Santa Clarita Cowboy Festival 2014 stampedes into the world-famous Melody Ranch Motion Picture Studio in Newhall on Saturday and Sunday, April 26-27, when an estimated 10,000 fans will celebrate Western music and cowboy culture in what everyone agrees is a perfect location.
But consider this: The first Santa Clarita Cowboy Poetry & Music Festival, as it was initially known, almost rolled into the Wm. S. Hart High School Auditorium instead back in March 1994.
In the fall of ’93, as city of Santa Clarita officials and staff prepared to produce the inaugural festival, Melody Ranch wasn’t even in the script.
Fact is, it took the deadly and destructive Northridge earthquake on Jan. 17 that year to bump the first festival from Hart High to Melody Ranch, just weeks before the first cowboy poets and Western musicians were scheduled to take the stage.
Today, after two eventful decades at Melody Ranch, not many of the fans fixin’ to whoop it up there this weekend — especially visitors from outside the Santa Clarita Valley and locals perhaps too young to remember — know about the Hart connection.
Melody Ranch is such a naturally perfect location for the Santa Clarita Cowboy Festival, it’s flat-out inconceivable the festival could have taken place anywhere else.
Even longtime festival-goers find it hard to wrap their Stetsons around the idea of the festival at a high school auditorium — even one named after the famous Western film star who once lived nearby in that big white mansion just up the hill.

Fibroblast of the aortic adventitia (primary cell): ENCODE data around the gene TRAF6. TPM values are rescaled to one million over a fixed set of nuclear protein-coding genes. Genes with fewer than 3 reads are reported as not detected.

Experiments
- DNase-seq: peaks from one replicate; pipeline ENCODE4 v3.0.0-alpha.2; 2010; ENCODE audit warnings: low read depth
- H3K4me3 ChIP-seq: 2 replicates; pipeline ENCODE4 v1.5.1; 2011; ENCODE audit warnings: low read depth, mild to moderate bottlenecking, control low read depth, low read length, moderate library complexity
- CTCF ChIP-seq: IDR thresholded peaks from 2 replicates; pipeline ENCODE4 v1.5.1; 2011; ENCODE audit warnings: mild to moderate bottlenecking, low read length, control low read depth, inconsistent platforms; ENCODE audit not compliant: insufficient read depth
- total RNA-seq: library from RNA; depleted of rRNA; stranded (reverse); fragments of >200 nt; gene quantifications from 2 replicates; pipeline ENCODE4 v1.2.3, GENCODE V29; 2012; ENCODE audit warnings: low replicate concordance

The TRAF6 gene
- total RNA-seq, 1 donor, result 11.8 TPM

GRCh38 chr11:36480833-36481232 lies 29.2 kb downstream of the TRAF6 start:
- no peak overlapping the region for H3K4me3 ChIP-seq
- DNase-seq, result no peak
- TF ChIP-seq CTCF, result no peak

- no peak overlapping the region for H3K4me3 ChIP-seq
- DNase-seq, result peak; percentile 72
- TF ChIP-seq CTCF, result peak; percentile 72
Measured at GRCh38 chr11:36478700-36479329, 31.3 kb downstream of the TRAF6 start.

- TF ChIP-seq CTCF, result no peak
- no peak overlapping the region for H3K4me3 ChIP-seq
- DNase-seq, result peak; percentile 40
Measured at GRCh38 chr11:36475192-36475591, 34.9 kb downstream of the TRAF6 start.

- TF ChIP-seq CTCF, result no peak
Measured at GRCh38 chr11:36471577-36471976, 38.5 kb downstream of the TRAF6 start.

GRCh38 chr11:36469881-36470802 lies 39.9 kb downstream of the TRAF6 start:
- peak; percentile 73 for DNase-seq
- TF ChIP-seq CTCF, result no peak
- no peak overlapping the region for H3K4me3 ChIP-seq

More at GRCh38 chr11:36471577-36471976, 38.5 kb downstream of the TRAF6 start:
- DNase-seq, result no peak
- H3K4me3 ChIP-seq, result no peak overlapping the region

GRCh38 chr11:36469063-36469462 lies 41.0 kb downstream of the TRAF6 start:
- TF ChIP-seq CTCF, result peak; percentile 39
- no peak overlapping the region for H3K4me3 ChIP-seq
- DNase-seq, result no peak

Some say it was just dumb luck, good timing and turning a bad situation good. Others say it was fate, meant to be. Still others have mentioned divine intervention.
The backstory of Melody Ranch riding to the rescue as the festival’s new and permanent venue in 1994 has become yet another fascinating chapter in the colorful history of both the storied studio and the Santa Clarita Valley.
KHTS News wanted to get the full low-down to share with our readers. We set up an exclusive interview with Mike Fleming, an Arts & Entertainment supervisor for the city of Santa Clarita and the Santa Clarita Cowboy Festival’s trail boss for the past decade, and Renaud Veluzat, Melody Ranch’s co-owner (with his brother Andre).
Melody Ranch: Up on Main Street
Driving into Placerita Canyon toward Melody Ranch for our morning meetup last week gave this reporter a few minutes to reflect on the area’s natural beauty and the ranch’s 99-year history.
Tucked away among the huge California oaks in the north end of Placerita Canyon and closed to the public the rest of the year, the movie ranch opened for business as Placeritos Ranch in 1915 (it’s pictured left 20 years later).
Since then, under a succession of owners and banners, the studio has hosted filming and production of untold thousands of classic and obscure Westerns, war epics, TV series and commercials.
The Veluzat family bought Melody Ranch in 1990 from singing cowboy legend Gene Autry. The Veluzats reopened it as a working movie ranch and began to restore the vintage old-West Main Street set, which the 1962 Placerita Canyon wildfire had almost destroyed.